COP26: Amplifying Voices of Women, Children and Indigenous People

by Lindsay Alfano, J.D. Candidate 2022

“The people making the decisions are not the ones who need the changes most on the ground.” The first small lecture I attended while at COP26 truly defined and transformed my experience moving forward. Emitithal Mahmoud, a Sudanese American slam poet and UNHCR Goodwill Ambassador, emphasized that voices from communities affected need to be heard especially when discussing sustainable goals and policy.

Photo taken of UConn@COP26 students and Emitithal Mahmoud

Following a probing question, she further stated that students are leaders and have the power to change the current political narrative. Everyone left that conversation asking themselves, “What am I doing now to make a difference?”

As a third-year law student, I was hoping that attending COP26 would expose me further to environmental law and strengthen my impact within this field. Particularly, I wanted exposure to individuals and the varying cultural perspectives they bring climate change. Ultimately, I gained great insight while at COP26 and was impactfully enlightened to the necessity of environmental justice, the role I play in amplifying and including individuals in conversations, and the impact of the legal field and necessity for policy reform.

Photo taken by Sebastião Salgado capturing a young girl that lives in Kampo do Ruio Amônea Indigenous Territory, State of Acre captured in the COP26 pavilion.

Following the initial lecture, I focused on how the conference was working to include various individuals and advocate for environmental justice in COP26. The conference seemed to focus heavily on the involvement of and collaboration with women, youth, and indigenous people. On gender day, Fatou Jeng, an activist and founder of Clean Earth Gambia, brought to light the impact of climate change on agriculture in Gambia, a sector that women dominate, and how women in Gambia are disproportionately affected by climate change-based displacement. She found that women and girls should be at the center of the conversation. Another speaker stressed advocating for children because their future is dismal and argued that policy focused on the need for resiliency include children in the narrative and that the narrative reflect the severity of the situation. This same exposure was witnessed in a photograph taken by Sebastião Salgado capturing a young girl that lives in Kampo do Ruio Amônea Indigenous Territory, State of Acre. The photo seeks to show individual children who are impacted by illegal logging, gold mining, etc. Overall, the narrative of the conference seemed to encourage and demand amplifying a range of voices.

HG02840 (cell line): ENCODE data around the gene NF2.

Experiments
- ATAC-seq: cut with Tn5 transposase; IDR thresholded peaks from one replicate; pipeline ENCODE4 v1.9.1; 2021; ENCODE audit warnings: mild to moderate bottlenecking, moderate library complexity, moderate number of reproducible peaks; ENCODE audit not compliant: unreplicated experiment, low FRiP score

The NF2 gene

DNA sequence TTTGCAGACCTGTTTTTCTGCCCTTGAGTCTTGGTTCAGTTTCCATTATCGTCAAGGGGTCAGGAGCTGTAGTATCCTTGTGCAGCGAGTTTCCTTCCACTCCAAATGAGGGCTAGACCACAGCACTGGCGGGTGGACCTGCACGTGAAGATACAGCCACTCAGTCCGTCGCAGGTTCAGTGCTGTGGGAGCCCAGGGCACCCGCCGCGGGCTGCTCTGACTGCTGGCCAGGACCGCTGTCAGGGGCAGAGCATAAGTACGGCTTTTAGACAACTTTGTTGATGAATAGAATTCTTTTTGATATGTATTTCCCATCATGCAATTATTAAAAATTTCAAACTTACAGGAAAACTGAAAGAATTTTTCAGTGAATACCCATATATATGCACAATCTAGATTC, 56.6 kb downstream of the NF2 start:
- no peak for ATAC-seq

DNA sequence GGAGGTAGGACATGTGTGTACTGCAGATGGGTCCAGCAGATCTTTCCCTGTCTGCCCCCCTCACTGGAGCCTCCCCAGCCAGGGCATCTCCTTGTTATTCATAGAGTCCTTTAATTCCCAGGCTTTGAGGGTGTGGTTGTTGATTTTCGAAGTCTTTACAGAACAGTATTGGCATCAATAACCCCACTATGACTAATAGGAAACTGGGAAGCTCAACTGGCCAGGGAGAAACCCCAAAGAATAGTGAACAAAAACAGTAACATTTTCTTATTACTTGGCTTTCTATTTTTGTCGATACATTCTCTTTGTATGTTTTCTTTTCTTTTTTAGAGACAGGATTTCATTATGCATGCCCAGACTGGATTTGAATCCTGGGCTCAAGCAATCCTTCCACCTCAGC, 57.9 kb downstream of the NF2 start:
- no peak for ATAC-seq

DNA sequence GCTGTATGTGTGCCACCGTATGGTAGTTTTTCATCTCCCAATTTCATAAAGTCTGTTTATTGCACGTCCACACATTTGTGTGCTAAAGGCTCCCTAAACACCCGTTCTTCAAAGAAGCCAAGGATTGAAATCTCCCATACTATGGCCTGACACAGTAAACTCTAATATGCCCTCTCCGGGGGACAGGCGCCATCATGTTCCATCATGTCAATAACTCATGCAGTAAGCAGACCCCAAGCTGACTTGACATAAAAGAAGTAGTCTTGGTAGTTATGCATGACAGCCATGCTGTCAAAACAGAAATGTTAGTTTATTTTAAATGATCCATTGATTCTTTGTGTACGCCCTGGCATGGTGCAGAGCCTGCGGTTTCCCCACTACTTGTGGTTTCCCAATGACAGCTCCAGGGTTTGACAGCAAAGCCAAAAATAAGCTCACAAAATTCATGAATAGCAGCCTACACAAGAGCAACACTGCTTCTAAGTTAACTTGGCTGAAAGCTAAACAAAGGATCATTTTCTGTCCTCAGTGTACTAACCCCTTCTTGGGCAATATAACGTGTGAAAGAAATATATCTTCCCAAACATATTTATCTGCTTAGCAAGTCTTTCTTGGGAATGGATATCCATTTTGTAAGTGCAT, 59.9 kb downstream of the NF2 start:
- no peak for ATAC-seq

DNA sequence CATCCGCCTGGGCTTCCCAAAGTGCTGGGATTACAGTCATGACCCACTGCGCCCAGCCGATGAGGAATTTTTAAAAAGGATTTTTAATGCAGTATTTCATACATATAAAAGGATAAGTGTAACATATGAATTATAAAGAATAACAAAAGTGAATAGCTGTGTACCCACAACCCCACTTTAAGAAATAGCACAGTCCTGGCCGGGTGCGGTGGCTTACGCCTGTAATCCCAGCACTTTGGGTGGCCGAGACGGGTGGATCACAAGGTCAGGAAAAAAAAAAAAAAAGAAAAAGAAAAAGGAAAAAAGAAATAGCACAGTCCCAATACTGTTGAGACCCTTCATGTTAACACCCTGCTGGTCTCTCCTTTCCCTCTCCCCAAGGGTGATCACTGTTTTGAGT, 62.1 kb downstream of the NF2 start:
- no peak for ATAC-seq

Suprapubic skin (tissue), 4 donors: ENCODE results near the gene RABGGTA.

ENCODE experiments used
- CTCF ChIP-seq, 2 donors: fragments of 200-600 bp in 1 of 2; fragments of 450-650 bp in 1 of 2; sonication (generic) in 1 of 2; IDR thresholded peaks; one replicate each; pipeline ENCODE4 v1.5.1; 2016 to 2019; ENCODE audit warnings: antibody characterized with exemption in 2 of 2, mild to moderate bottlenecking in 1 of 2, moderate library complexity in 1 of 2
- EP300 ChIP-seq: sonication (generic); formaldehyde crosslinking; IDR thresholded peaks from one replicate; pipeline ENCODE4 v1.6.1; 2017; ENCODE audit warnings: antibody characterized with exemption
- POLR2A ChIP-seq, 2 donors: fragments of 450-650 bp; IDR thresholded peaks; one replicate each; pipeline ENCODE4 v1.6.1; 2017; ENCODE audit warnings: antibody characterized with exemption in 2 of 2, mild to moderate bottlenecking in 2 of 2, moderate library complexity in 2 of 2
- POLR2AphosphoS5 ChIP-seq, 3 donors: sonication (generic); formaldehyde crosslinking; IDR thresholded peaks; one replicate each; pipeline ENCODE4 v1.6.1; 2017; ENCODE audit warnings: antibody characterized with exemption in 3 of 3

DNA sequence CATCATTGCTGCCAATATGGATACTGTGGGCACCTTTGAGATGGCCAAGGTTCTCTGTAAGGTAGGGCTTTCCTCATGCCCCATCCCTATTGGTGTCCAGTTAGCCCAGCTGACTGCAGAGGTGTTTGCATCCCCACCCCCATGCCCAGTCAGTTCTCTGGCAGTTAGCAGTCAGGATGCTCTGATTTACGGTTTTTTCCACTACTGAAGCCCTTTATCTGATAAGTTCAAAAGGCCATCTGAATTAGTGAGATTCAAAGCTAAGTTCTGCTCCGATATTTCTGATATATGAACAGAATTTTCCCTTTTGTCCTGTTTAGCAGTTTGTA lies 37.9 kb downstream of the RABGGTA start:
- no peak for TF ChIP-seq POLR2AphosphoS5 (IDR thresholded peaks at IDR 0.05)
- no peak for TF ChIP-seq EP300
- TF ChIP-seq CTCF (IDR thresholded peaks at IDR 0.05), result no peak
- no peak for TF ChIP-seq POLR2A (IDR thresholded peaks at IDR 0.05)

The attempt to integrate a range of voices was reflected in lectures and in a negotiation that worked to adjust law and policy. First, a panel of judges supported the necessity of collaborating with jurisdictions around the globe, continuing education on the effects of climate change, and protecting the human right to an environment that is not harmful. This discussion brought together several voices and the judges stressed the need for change. Second, in the negotiations to revise the Climate Tech Center and Network, there was a goal to add three seats to the board and provide a voice for three NGOs that focused on youth, women, and indigenous people. From a collaborative perspective, each of the countries seemed to be more than willing to work together despite the various backgrounds in the room. While appearing to support the amplification of these voices on the surface, there seemed to be push back from a few of the countries. This pushback did not accurately reflect the energy of the rest of the conference that was striving for inclusion, nor did it reflect the other countries that stressed the importance of these added seats at the table. In the end, the positions were included, but only the future can tell whether these three NGOs will actually have any power to influence and have a say in the decisions of the board.

To reflect back on the question from the first conference that I attended, I bring in a quote from the speaker at a talk led by the EPA who stated, “Now is the time to be an advocate and find any way to use your voice.” I am leaving the conference motivated to make a difference and advocate for those voices and stories that are often overlooked and undermined. As it has been stated, climate change is a human rights issue, and unless we begin to provide a platform for individuals to share their stories and a seat at the table for those left out of decision-making, we will never see true progress.